After you have taken your exam and received your scores, what happens next? What does your score mean? How will it be used?
Each institution that you designated to receive your score can interpret and use your GRE scores as it sees fit. Some schools are concerned only about the verbal score, other schools are concerned only about the math score, while other admission committees are concerned about the writing score. Yet other schools are interested in a combination of the three. All of this is dependent on the school and program that you are applying to. Also, keep in mind that your GRE score is, generally, just one single component of the graduate school application. Other aspects of a graduate school application, such as past academic performance, the quality of recommendation letters, your personal essay, etc., can have as much or even more of an influence on you getting accepted than does your GRE score.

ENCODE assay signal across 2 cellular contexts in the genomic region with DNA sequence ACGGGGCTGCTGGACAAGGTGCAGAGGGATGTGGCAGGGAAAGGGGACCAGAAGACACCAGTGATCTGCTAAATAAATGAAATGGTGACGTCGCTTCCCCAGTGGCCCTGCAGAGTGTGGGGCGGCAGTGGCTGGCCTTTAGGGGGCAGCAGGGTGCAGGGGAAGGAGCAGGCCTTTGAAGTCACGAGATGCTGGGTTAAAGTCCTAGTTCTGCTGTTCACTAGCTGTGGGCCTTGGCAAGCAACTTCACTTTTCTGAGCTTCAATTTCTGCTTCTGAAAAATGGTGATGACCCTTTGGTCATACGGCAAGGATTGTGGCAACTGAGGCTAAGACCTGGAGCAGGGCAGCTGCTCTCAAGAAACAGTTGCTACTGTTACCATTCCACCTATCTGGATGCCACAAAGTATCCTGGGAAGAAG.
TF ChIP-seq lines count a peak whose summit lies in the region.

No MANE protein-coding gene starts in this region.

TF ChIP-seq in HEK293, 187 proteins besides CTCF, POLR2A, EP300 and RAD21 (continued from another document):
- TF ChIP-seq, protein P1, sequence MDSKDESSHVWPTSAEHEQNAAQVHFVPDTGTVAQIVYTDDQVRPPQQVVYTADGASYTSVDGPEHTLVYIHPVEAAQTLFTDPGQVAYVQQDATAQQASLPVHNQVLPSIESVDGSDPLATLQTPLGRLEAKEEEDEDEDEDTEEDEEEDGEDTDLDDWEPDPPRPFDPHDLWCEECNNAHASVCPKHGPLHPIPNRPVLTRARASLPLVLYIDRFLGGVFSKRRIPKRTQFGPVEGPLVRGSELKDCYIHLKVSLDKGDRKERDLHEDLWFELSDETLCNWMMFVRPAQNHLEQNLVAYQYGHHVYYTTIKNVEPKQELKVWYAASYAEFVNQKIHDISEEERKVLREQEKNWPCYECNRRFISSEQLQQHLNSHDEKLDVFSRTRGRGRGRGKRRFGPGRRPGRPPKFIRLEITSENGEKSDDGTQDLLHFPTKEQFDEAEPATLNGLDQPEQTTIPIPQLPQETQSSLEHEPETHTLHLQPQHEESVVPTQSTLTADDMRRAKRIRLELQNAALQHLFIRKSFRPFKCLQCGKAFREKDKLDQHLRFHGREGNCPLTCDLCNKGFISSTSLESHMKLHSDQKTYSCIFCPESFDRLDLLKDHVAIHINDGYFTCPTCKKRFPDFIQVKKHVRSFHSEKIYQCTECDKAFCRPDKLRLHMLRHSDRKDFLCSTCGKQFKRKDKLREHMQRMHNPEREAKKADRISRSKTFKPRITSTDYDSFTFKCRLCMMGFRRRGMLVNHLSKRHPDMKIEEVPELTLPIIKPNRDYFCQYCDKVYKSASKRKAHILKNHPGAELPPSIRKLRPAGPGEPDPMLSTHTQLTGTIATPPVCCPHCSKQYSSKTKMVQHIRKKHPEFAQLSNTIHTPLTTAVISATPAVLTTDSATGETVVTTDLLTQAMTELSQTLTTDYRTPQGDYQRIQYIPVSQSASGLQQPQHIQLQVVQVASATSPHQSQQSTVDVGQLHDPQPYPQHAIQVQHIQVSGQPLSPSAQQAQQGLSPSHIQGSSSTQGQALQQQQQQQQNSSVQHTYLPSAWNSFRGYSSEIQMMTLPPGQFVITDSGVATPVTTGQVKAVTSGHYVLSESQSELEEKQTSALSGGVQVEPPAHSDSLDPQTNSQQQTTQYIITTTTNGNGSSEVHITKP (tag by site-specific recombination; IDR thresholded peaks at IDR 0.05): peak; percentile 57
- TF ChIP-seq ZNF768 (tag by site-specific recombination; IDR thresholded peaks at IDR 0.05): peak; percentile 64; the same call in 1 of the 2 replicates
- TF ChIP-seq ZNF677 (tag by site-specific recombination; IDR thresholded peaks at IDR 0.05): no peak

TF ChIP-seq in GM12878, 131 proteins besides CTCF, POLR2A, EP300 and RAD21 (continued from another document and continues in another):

Regardless of how the schools to which you are applying interpret or decide to utilize your scores, ETS provides several guides on how scores should be used and interpreted. There, you'll also find the scoring guides for the analytical writing section; these are the guidelines that are used by the essay readers to give you a score, so it might be a good idea to look at those guides to see what exactly the essay readers expect.